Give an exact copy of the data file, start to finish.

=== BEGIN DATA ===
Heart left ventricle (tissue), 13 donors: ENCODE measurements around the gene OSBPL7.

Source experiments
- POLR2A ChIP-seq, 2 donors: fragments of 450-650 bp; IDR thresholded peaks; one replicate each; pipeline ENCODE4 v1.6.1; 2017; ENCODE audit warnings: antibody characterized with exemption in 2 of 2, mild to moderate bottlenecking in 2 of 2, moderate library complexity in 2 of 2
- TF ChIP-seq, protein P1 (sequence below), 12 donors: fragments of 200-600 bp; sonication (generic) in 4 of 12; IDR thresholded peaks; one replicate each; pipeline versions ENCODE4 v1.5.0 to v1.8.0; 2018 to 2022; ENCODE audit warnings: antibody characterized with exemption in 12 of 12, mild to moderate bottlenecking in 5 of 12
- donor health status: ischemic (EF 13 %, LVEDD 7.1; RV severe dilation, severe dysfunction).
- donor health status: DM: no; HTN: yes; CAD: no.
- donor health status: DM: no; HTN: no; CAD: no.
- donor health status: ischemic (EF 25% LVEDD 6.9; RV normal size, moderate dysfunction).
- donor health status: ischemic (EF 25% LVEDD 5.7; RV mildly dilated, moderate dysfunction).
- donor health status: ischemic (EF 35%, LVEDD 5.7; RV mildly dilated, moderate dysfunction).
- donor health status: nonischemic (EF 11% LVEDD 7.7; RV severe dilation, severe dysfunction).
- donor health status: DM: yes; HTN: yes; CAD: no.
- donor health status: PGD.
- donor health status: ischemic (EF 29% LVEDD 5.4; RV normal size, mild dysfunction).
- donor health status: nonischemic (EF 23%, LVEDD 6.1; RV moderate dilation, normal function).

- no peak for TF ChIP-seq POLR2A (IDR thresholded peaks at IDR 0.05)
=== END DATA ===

Heart left ventricle (tissue), 13 donors: ENCODE measurements around the gene OSBPL7.

Source experiments
- POLR2A ChIP-seq, 2 donors: fragments of 450-650 bp; IDR thresholded peaks; one replicate each; pipeline ENCODE4 v1.6.1; 2017; ENCODE audit warnings: antibody characterized with exemption in 2 of 2, mild to moderate bottlenecking in 2 of 2, moderate library complexity in 2 of 2
- TF ChIP-seq, protein P1 (sequence below), 12 donors: fragments of 200-600 bp; sonication (generic) in 4 of 12; IDR thresholded peaks; one replicate each; pipeline versions ENCODE4 v1.5.0 to v1.8.0; 2018 to 2022; ENCODE audit warnings: antibody characterized with exemption in 12 of 12, mild to moderate bottlenecking in 5 of 12
- donor health status: ischemic (EF 13 %, LVEDD 7.1; RV severe dilation, severe dysfunction).
- donor health status: DM: no; HTN: yes; CAD: no.
- donor health status: DM: no; HTN: no; CAD: no.
- donor health status: ischemic (EF 25% LVEDD 6.9; RV normal size, moderate dysfunction).
- donor health status: ischemic (EF 25% LVEDD 5.7; RV mildly dilated, moderate dysfunction).
- donor health status: ischemic (EF 35%, LVEDD 5.7; RV mildly dilated, moderate dysfunction).
- donor health status: nonischemic (EF 11% LVEDD 7.7; RV severe dilation, severe dysfunction).
- donor health status: DM: yes; HTN: yes; CAD: no.
- donor health status: PGD.
- donor health status: ischemic (EF 29% LVEDD 5.4; RV normal size, mild dysfunction).
- donor health status: nonischemic (EF 23%, LVEDD 6.1; RV moderate dilation, normal function).

- no peak for TF ChIP-seq POLR2A (IDR thresholded peaks at IDR 0.05)